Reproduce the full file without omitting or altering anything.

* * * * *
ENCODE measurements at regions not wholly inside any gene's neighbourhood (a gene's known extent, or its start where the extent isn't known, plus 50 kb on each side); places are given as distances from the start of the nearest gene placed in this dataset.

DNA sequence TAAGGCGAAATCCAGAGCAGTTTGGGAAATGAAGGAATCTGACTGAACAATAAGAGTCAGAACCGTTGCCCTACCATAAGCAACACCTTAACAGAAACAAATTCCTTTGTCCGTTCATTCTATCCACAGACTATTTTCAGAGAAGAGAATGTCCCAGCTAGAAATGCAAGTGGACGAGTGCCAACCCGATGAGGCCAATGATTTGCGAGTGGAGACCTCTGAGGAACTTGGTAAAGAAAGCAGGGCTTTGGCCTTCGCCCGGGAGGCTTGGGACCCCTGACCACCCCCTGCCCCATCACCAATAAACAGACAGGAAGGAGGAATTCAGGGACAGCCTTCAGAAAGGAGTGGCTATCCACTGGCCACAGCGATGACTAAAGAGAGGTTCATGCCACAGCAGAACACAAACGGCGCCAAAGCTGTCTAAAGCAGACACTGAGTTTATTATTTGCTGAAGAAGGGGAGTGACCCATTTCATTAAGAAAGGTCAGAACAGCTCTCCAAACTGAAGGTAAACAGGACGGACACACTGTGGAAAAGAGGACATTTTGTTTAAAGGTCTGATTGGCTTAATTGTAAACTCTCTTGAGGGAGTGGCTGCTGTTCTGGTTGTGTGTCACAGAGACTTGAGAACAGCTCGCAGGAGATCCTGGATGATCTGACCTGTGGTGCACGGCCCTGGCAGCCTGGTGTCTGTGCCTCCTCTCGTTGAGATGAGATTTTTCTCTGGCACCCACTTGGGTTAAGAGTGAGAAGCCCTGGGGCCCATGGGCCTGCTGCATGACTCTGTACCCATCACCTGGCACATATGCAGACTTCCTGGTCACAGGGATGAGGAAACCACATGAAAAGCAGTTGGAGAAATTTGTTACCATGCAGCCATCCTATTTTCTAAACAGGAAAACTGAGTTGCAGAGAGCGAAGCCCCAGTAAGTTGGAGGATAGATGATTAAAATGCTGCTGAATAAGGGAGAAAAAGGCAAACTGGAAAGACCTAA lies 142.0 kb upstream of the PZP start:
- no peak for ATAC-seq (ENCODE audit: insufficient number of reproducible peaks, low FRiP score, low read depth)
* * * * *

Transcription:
ENCODE measurements at regions not wholly inside any gene's neighbourhood (a gene's known extent, or its start where the extent isn't known, plus 50 kb on each side); places are given as distances from the start of the nearest gene placed in this dataset.

DNA sequence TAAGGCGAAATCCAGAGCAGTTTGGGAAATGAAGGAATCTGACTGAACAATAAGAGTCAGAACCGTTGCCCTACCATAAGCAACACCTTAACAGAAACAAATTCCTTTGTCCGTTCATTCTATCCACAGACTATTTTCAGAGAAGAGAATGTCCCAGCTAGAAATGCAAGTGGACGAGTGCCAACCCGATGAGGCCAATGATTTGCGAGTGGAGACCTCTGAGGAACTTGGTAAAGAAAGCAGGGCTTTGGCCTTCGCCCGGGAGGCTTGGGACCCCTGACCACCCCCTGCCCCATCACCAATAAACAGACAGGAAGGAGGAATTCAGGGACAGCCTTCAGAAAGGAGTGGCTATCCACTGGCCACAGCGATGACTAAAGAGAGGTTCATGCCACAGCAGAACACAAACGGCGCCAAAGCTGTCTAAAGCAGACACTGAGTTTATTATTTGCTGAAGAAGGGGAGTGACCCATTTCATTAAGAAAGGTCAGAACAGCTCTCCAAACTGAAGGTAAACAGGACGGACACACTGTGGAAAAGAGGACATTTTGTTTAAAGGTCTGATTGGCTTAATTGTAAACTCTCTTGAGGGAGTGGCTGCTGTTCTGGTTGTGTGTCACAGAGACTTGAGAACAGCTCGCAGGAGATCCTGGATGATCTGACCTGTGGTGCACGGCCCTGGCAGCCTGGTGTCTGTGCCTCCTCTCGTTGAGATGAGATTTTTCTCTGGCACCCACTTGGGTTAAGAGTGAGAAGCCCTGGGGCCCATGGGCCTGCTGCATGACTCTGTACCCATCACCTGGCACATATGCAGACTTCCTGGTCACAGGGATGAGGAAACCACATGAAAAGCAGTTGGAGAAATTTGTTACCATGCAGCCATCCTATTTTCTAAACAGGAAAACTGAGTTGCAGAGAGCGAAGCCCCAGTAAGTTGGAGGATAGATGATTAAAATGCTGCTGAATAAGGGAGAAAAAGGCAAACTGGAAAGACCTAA lies 142.0 kb upstream of the PZP start:
- no peak for ATAC-seq (ENCODE audit: insufficient number of reproducible peaks, low FRiP score, low read depth)